Aden v. Younger

57 Cal. App. 3d 662, 129 Cal. Rptr. 535 (1976)

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Aden v. Younger

California Court of Appeal
57 Cal. App. 3d 662, 129 Cal. Rptr. 535 (1976)

  • Written by Nicole Gray , JD

Facts

California instituted a regulatory scheme through its Welfare and Institutions Code whereby a substitute judgment was required for mentally ill patients to receive psychosurgery or electro-convulsive therapy. The regulations applied to all mentally ill patients who were either voluntarily or involuntarily admitted to a mental-health facility. The regulations were enacted to protect mentally ill patients’ rights to refuse treatment. The regulations of psychosurgery and shock therapy were nearly identical and required that the critical need for either treatment be documented in the patient’s records along with documentation that all other treatments had been exhausted. Further, three nontreating physicians were required to verify the patient’s capacity to consent. For psychosurgery, the three nontreating physicians also had to unanimously agree with the decision to treat the patient with psychosurgery. Jane Doe (plaintiff), who had received shock therapy treatments before regulations went into effect, and Betty Roe (plaintiff), who wanted psychosurgery, sued the state’s attorney general, the director of health, and the board of medical examiners (defendants), alleging that the state laws regulating their desired procedures violated their rights to due process.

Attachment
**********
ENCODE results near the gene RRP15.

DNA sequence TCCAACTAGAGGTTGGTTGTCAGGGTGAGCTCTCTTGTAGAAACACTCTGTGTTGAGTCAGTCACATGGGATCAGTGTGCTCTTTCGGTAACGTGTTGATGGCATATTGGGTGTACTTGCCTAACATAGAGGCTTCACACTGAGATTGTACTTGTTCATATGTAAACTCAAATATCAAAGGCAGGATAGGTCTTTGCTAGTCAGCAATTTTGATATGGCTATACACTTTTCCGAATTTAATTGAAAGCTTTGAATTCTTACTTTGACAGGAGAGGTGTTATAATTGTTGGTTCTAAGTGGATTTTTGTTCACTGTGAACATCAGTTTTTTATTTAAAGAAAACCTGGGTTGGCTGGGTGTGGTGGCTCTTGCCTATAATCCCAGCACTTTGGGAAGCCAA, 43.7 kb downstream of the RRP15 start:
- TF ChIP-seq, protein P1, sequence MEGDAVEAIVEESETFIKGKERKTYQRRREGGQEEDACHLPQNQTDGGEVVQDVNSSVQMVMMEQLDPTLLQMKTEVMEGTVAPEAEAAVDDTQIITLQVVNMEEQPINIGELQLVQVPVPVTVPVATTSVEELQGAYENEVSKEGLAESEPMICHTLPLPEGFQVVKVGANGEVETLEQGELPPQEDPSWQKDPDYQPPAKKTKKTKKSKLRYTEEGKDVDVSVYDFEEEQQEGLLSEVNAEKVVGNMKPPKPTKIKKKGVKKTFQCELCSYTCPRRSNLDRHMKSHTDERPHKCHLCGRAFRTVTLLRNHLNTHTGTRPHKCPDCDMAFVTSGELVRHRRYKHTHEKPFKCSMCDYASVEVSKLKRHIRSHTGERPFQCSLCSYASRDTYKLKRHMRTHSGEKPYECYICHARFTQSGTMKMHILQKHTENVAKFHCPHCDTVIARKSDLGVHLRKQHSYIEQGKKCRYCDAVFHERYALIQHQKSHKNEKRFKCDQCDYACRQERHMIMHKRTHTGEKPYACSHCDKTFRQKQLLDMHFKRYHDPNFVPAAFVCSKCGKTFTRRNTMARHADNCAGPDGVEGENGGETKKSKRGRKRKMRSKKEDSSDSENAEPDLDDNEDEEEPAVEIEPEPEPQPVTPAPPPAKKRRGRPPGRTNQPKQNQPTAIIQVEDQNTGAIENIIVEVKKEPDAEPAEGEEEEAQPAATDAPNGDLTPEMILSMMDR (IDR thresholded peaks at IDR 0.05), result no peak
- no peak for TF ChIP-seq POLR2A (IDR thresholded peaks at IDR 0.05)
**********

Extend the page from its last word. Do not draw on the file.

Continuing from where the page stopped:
Rule of Law

Issue

Holding and Reasoning (Brown, J.)

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